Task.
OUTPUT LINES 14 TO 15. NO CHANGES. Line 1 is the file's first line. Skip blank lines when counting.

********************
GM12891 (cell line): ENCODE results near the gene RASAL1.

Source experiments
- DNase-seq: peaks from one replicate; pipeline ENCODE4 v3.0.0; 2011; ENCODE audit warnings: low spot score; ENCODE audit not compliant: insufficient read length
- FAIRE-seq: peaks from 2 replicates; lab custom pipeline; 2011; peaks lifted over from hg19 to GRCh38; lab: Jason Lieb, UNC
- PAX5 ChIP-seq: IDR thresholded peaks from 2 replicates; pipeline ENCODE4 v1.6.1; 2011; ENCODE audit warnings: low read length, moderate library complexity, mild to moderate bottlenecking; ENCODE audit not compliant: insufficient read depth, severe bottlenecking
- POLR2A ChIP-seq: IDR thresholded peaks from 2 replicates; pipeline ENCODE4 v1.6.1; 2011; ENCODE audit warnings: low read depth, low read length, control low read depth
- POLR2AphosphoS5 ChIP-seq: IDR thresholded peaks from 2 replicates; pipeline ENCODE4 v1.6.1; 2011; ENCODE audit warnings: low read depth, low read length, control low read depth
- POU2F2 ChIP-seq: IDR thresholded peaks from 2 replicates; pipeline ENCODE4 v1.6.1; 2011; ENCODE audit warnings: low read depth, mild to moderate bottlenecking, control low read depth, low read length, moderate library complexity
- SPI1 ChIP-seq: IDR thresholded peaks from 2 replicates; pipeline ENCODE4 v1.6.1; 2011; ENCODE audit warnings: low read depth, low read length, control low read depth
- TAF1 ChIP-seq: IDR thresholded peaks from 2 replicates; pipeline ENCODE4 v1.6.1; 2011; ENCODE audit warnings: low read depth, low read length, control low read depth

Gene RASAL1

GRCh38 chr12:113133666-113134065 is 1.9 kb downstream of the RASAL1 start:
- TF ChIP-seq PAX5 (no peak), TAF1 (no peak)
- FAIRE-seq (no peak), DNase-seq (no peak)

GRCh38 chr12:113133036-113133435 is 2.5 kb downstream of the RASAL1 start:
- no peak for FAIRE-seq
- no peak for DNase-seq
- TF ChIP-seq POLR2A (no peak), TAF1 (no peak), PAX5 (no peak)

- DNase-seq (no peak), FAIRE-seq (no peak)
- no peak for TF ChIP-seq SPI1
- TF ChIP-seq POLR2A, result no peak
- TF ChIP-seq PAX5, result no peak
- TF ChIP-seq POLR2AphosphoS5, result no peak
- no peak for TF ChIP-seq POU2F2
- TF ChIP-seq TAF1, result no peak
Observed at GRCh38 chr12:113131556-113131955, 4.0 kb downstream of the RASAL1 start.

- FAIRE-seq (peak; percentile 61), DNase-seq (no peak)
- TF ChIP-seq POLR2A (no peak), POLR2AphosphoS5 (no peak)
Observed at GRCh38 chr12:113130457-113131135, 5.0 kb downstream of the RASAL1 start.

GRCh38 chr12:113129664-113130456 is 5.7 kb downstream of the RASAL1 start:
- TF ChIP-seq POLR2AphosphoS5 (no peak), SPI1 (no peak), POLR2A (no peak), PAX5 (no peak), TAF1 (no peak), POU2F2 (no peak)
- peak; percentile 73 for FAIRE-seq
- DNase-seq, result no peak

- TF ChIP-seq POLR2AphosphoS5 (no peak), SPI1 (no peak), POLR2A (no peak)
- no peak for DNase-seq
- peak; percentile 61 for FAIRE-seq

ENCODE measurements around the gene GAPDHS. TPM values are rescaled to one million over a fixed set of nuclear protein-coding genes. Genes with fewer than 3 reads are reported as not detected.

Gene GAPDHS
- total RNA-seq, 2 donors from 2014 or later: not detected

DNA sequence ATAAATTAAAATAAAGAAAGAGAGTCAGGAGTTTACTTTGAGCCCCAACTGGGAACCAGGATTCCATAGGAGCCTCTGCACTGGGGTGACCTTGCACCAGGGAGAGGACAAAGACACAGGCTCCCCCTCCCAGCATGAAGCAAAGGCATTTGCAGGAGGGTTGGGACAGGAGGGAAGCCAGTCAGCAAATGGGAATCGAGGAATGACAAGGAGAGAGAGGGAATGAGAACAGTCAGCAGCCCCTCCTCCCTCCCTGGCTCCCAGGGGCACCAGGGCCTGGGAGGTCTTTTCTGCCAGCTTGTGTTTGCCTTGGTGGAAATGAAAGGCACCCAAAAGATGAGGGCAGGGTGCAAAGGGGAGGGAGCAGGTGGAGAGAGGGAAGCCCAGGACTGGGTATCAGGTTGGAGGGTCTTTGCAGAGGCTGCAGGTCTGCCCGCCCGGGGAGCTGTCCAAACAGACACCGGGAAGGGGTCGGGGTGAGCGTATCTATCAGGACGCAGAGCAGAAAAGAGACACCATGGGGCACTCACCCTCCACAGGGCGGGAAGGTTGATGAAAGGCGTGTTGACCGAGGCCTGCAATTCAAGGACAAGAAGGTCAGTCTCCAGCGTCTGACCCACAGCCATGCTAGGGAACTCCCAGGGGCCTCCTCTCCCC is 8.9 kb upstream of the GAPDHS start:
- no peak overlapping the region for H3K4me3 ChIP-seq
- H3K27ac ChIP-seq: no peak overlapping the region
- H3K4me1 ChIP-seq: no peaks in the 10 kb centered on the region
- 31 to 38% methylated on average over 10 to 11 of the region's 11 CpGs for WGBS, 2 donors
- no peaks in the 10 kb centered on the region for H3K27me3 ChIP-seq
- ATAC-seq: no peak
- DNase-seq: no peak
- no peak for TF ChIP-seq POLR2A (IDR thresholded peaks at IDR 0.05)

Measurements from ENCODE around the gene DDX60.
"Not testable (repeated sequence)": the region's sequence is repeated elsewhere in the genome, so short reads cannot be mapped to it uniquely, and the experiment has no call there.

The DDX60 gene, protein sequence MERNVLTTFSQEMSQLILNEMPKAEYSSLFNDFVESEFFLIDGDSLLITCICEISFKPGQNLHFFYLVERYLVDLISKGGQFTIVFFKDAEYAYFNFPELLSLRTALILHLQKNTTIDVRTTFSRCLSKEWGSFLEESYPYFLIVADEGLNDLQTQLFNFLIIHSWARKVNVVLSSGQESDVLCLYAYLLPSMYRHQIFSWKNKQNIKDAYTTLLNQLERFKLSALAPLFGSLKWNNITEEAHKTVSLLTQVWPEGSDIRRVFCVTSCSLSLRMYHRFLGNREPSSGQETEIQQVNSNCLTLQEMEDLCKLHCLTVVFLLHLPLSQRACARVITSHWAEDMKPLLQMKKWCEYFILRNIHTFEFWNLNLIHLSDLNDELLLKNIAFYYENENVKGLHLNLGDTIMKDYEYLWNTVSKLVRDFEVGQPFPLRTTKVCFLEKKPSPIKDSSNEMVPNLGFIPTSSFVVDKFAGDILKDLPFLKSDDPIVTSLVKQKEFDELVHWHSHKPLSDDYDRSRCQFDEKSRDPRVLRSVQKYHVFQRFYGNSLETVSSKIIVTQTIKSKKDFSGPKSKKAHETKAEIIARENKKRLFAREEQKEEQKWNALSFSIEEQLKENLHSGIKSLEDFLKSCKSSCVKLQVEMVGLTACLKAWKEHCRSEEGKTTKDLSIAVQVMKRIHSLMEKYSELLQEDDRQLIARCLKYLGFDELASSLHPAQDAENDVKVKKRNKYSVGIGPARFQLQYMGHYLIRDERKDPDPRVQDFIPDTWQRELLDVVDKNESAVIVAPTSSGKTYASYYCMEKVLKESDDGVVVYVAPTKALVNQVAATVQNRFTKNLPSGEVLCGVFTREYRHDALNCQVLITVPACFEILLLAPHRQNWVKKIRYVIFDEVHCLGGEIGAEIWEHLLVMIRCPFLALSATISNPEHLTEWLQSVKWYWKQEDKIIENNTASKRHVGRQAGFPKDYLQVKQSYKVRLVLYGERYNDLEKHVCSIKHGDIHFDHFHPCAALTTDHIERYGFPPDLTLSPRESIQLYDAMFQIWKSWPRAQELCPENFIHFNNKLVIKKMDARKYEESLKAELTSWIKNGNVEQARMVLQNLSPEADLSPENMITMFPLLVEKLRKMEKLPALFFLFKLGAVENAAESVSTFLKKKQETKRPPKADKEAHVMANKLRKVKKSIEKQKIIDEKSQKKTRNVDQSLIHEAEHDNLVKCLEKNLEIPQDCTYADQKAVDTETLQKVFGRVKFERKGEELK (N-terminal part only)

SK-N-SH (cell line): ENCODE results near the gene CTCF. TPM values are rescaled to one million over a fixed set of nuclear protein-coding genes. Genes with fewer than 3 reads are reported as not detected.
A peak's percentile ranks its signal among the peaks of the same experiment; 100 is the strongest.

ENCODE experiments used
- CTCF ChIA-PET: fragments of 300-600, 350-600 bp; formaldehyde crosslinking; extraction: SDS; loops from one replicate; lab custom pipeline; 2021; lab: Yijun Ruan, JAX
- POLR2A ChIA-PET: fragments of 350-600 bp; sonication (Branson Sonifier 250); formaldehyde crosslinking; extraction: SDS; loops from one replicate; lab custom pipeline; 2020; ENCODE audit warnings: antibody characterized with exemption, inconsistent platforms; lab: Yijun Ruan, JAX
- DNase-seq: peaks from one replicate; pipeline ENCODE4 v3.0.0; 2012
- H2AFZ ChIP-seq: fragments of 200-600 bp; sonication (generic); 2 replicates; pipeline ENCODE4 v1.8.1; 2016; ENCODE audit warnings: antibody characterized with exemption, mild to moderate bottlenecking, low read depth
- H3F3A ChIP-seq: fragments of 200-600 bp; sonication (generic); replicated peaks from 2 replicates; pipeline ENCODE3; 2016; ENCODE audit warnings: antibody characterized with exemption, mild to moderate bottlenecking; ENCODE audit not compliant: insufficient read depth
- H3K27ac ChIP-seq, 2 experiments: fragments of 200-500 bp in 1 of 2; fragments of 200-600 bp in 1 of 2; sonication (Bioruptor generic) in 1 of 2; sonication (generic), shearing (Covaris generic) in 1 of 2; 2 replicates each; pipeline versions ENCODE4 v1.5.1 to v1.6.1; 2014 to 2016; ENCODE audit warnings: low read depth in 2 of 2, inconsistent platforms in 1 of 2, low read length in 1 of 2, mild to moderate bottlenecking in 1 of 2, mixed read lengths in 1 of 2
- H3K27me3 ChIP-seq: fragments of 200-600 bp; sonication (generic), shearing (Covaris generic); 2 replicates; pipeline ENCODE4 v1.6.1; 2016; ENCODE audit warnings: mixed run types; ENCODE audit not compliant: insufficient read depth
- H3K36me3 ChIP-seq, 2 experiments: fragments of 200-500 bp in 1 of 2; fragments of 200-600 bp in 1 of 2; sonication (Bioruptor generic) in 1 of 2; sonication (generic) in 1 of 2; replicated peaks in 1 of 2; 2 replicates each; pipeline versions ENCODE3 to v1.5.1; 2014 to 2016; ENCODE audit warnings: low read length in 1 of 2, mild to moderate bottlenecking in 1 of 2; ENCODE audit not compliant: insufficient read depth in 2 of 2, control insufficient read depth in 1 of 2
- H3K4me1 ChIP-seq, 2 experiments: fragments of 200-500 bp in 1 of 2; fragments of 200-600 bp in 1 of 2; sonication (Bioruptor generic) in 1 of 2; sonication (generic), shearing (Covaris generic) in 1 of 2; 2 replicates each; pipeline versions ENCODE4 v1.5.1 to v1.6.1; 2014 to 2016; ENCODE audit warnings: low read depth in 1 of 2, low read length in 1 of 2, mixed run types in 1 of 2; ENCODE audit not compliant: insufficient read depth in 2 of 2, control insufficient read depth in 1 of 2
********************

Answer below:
- FAIRE-seq (no peak), DNase-seq (no peak)

GRCh38 chr12:113133036-113133435 is 2.5 kb downstream of the RASAL1 start: